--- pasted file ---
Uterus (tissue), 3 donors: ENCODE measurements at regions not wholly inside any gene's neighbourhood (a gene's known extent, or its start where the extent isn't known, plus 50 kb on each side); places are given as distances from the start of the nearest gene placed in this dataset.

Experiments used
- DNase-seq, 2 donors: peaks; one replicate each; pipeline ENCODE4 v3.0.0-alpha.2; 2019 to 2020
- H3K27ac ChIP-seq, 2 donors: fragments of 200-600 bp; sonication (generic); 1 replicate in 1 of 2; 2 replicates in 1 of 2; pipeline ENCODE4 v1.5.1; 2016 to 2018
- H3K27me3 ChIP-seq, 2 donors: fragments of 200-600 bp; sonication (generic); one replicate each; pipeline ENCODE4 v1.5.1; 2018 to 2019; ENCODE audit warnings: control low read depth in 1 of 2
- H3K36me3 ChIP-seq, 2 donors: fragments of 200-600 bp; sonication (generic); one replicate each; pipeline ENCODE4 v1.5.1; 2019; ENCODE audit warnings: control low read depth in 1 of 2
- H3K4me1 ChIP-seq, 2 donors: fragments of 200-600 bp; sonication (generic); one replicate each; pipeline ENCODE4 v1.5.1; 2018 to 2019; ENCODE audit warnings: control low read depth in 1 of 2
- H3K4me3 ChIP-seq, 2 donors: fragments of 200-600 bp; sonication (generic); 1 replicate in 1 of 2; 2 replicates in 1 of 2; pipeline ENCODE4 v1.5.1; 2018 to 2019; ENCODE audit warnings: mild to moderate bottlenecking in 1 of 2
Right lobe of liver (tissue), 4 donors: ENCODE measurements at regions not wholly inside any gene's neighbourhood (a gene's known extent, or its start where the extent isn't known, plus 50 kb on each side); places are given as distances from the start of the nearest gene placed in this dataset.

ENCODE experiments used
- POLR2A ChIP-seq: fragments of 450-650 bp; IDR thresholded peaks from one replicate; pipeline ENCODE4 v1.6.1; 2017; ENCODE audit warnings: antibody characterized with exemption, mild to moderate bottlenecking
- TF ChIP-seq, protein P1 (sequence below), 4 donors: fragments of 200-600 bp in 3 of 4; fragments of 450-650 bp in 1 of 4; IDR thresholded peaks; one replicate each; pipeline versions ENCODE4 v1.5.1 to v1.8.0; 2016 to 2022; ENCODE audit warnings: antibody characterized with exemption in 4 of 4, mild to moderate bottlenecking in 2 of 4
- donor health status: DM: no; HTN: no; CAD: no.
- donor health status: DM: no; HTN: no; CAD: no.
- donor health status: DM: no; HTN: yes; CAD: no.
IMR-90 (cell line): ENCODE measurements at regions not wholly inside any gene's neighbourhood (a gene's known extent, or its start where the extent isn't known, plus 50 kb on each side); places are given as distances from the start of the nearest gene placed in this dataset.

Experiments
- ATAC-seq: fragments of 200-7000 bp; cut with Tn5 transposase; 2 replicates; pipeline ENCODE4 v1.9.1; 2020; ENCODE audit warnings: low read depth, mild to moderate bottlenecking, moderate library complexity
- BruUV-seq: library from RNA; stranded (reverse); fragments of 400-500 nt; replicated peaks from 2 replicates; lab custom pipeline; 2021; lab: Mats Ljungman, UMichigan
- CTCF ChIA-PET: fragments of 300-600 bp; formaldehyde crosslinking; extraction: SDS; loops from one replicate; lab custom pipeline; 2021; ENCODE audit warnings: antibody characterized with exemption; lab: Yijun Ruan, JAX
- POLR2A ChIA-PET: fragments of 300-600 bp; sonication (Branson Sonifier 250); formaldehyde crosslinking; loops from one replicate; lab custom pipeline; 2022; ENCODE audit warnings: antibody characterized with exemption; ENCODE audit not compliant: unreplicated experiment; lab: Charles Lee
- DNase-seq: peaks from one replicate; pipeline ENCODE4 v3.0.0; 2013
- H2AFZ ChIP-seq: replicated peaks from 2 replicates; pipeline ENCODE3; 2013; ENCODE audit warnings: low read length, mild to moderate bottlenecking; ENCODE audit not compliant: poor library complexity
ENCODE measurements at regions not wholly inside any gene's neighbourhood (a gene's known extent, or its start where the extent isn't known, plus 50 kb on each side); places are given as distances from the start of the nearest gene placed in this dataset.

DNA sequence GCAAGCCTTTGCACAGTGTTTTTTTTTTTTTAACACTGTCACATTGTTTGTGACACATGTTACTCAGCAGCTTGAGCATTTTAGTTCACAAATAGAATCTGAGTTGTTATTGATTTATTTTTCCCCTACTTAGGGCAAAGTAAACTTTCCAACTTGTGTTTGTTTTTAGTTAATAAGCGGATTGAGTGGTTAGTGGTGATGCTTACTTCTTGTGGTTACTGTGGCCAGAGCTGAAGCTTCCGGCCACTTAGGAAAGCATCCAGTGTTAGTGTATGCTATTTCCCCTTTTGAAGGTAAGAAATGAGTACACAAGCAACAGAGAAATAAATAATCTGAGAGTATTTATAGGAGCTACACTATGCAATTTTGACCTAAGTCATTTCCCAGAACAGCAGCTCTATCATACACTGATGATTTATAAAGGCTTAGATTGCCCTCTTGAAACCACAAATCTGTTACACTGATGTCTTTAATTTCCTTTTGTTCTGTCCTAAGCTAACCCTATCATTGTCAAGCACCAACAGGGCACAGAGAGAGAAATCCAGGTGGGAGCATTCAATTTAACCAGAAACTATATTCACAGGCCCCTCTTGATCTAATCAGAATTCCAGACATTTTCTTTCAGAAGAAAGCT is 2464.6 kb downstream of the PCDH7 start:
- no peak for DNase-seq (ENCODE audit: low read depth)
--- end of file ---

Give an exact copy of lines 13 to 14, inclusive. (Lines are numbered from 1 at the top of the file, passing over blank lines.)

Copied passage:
- donor health status: DM: no; HTN: no; CAD: no.
- donor health status: DM: no; HTN: no; CAD: no.